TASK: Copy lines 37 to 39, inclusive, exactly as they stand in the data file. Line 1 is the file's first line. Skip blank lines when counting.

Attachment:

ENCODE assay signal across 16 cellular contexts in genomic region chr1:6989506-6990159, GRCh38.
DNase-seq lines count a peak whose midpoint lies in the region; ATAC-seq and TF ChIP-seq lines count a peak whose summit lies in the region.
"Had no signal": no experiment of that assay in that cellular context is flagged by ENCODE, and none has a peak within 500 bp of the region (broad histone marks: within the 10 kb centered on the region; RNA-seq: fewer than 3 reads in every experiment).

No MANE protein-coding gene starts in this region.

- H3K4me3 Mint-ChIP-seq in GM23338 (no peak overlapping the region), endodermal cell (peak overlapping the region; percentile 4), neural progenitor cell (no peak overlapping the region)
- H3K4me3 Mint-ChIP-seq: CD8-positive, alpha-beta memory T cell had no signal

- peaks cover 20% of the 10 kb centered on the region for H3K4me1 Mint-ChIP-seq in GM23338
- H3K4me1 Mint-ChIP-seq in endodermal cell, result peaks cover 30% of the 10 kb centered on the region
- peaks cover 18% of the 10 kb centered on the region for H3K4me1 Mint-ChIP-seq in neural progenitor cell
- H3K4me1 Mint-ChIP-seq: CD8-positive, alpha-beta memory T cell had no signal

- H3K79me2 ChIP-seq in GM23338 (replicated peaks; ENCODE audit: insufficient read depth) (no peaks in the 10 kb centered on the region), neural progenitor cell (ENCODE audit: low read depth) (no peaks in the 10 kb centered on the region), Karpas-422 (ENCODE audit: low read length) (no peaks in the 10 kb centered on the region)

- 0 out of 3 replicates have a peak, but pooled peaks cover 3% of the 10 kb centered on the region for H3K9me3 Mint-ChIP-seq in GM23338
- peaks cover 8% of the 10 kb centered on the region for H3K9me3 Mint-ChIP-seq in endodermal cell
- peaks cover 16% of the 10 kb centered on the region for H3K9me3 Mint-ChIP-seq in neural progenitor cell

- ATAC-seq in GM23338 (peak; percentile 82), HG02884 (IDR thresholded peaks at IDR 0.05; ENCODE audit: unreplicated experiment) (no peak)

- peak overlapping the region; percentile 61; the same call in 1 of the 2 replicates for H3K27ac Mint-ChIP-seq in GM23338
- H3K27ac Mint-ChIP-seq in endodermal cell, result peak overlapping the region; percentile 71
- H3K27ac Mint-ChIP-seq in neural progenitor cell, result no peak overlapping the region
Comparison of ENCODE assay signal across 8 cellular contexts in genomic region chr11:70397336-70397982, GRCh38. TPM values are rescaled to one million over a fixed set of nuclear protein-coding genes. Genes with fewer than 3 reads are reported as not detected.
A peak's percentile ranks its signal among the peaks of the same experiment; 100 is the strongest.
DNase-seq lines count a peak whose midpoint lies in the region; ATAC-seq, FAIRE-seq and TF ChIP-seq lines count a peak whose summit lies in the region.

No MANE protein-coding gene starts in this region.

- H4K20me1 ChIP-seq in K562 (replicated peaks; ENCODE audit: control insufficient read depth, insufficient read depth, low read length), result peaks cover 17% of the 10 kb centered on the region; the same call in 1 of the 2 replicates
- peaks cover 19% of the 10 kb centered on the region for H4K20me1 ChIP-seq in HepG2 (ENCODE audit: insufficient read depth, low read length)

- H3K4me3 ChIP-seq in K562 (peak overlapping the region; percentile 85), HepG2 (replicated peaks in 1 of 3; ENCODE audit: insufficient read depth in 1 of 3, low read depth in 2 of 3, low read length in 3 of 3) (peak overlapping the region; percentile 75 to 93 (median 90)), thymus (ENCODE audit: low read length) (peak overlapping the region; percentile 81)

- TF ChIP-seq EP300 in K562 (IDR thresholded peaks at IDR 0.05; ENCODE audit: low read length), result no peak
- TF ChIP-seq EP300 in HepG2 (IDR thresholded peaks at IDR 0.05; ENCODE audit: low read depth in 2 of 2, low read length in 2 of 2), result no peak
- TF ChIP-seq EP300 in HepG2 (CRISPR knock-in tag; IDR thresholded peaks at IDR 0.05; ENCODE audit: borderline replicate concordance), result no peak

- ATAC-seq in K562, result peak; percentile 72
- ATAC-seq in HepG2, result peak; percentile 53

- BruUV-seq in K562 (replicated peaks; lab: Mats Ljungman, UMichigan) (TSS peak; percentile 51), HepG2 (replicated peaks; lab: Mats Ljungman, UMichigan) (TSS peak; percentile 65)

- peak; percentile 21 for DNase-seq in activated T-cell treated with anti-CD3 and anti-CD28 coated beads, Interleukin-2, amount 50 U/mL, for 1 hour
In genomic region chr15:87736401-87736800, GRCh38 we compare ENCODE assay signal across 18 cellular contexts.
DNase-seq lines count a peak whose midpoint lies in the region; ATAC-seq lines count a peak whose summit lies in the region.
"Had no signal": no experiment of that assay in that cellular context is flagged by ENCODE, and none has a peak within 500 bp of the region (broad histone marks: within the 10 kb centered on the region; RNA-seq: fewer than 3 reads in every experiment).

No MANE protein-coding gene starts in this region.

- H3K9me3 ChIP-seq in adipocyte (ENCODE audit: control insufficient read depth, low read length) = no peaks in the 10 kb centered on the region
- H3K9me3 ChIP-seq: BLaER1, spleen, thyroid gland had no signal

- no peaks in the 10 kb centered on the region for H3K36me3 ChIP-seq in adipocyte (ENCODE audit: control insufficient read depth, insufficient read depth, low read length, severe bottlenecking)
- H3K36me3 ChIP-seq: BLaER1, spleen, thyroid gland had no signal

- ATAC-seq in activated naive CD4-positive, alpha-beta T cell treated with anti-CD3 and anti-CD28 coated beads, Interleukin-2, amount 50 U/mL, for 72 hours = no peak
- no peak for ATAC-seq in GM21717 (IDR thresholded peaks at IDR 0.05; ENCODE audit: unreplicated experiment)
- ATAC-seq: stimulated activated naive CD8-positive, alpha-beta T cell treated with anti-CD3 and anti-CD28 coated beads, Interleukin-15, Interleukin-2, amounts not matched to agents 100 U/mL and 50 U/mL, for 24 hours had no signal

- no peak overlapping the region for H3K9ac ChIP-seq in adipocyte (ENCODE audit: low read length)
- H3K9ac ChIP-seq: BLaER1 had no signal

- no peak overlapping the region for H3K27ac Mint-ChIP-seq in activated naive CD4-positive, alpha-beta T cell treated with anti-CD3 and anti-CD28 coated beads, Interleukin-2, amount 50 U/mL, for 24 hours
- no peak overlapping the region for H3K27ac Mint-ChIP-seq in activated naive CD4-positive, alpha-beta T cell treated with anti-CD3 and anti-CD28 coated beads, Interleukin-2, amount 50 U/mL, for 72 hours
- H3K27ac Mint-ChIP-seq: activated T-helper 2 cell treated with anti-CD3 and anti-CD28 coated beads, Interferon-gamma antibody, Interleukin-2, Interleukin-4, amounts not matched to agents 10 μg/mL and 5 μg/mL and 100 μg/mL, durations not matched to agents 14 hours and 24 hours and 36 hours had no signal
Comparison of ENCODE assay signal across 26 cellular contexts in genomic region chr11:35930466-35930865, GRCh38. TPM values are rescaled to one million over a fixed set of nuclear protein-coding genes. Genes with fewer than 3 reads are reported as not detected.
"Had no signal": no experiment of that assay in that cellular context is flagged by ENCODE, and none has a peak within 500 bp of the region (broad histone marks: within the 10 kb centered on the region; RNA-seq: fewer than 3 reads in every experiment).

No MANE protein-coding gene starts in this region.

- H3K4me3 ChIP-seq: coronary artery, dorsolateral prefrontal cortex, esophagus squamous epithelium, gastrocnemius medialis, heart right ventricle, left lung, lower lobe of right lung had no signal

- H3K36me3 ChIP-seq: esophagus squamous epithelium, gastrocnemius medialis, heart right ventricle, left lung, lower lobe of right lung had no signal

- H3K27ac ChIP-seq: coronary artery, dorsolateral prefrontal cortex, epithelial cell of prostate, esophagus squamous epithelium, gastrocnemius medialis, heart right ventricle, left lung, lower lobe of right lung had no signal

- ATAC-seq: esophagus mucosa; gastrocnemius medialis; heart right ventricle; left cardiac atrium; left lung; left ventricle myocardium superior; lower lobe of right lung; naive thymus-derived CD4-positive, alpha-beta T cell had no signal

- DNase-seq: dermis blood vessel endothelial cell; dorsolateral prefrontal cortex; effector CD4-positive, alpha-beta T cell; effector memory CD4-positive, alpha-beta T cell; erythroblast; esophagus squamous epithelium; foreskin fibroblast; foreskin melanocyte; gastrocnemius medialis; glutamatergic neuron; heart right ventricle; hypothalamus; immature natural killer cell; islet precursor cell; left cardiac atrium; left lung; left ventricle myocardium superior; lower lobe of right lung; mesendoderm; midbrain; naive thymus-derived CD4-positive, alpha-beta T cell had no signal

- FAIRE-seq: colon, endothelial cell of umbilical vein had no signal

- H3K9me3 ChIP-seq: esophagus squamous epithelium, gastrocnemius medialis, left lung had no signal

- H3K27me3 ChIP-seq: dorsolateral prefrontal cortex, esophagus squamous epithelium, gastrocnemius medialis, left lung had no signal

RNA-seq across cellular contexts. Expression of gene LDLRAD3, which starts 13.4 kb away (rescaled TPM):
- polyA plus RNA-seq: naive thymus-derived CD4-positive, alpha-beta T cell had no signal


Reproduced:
- H3K9me3 ChIP-seq in adipocyte (ENCODE audit: control insufficient read depth, low read length) = no peaks in the 10 kb centered on the region
- H3K9me3 ChIP-seq: BLaER1, spleen, thyroid gland had no signal

- no peaks in the 10 kb centered on the region for H3K36me3 ChIP-seq in adipocyte (ENCODE audit: control insufficient read depth, insufficient read depth, low read length, severe bottlenecking)